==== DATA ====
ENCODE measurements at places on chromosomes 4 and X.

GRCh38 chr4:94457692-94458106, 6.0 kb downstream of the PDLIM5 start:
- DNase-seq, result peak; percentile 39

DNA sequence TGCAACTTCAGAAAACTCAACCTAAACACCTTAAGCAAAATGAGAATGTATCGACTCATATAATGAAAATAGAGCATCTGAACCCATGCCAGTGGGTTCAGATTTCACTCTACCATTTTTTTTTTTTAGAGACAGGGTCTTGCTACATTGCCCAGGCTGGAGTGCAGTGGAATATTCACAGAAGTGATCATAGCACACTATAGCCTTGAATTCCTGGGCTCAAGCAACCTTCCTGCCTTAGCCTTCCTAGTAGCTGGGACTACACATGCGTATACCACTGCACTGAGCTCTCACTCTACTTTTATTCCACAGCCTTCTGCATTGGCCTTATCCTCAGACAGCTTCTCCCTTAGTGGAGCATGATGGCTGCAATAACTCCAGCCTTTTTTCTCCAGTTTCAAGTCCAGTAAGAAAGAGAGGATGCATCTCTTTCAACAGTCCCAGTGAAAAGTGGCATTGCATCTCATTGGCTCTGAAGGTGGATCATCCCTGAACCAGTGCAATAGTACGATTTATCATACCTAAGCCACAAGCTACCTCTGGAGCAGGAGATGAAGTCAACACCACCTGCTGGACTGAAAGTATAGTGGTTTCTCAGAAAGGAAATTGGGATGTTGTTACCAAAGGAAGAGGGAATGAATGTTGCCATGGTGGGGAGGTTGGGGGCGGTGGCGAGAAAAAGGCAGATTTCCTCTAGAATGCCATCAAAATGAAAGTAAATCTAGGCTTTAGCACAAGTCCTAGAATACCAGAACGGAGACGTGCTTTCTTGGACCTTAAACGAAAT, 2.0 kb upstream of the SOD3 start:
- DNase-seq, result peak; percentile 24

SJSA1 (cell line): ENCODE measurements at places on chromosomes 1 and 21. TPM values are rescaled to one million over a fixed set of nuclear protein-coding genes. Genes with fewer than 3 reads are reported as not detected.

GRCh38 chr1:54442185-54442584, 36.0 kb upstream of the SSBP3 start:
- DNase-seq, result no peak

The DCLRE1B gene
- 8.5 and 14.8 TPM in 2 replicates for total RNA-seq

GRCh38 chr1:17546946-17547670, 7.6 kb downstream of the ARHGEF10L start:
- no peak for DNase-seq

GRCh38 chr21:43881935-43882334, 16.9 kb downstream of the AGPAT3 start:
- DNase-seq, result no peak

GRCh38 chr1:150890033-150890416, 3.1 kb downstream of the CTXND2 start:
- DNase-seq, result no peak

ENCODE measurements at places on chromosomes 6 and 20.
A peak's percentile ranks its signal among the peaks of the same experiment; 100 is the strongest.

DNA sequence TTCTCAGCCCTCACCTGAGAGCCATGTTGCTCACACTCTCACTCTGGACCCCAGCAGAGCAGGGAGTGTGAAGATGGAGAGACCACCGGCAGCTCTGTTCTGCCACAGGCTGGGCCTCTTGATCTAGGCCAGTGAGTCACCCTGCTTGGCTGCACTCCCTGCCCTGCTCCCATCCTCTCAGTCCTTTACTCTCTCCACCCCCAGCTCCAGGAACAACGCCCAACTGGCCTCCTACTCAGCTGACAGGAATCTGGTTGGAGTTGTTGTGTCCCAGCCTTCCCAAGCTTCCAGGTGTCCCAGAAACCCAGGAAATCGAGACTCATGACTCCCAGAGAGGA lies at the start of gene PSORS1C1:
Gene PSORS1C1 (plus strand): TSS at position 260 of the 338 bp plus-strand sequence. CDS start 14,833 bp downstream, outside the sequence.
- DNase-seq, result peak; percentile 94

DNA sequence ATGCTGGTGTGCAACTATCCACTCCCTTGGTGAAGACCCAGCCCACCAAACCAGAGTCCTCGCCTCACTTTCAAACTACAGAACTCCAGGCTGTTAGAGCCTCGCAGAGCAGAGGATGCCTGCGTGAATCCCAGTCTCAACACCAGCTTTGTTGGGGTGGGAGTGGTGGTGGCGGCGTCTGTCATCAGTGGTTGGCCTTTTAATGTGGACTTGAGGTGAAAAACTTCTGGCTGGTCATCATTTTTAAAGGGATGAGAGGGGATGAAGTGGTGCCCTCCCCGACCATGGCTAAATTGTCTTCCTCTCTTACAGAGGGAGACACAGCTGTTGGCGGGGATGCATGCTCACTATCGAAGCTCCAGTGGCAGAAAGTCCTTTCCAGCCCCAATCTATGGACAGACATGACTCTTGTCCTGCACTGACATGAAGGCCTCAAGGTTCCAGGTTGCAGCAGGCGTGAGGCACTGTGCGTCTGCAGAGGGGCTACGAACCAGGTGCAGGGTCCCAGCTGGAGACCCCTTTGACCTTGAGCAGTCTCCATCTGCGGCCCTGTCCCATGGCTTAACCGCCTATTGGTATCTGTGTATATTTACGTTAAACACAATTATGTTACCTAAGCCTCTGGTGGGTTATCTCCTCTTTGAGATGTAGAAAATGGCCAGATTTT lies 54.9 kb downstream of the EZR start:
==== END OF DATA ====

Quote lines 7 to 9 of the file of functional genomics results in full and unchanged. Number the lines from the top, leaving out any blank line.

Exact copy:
GRCh38 chr1:54442185-54442584, 36.0 kb upstream of the SSBP3 start:
- DNase-seq, result no peak

The DCLRE1B gene